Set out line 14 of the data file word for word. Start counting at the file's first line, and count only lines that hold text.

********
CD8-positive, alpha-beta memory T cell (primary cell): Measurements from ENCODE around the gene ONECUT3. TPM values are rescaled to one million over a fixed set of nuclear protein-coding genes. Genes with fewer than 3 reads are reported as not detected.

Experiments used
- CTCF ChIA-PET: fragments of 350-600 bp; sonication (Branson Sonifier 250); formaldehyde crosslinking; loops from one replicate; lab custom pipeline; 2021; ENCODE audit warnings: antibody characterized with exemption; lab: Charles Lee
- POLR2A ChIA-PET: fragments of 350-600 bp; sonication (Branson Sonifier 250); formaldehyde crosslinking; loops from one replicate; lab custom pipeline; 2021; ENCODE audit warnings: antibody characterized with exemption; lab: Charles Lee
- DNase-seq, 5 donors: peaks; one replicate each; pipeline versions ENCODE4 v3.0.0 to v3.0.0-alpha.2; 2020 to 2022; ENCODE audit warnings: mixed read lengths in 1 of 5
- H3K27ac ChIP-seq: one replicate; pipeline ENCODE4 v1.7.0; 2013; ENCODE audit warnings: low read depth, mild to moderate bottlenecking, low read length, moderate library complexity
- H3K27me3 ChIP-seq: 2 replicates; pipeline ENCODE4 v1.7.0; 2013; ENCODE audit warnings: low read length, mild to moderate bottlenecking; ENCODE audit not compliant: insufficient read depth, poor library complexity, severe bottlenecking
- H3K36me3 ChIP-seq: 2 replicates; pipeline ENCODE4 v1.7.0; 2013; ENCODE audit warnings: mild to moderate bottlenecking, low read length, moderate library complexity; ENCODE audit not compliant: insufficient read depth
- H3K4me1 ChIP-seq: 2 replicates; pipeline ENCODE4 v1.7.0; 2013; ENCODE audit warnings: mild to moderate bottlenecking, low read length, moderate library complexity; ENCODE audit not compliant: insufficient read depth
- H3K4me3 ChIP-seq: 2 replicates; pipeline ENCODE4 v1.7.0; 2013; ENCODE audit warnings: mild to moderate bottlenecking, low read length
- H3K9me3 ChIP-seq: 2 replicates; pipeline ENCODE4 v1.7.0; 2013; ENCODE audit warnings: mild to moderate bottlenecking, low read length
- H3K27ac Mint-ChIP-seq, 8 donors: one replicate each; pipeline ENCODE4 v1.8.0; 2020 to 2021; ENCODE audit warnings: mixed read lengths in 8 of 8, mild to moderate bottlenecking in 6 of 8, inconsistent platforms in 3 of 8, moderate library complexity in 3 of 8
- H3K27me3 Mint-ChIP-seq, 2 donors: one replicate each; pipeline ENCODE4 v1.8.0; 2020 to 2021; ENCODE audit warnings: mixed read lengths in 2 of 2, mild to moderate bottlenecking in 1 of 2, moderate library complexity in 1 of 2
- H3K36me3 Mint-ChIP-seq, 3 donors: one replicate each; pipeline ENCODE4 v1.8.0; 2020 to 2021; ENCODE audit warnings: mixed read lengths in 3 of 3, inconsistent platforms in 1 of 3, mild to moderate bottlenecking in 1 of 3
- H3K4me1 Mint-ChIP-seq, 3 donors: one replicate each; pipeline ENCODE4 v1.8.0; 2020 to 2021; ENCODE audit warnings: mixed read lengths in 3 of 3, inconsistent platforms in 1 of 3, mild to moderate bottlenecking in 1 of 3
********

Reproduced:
- H3K36me3 Mint-ChIP-seq, 3 donors: one replicate each; pipeline ENCODE4 v1.8.0; 2020 to 2021; ENCODE audit warnings: mixed read lengths in 3 of 3, inconsistent platforms in 1 of 3, mild to moderate bottlenecking in 1 of 3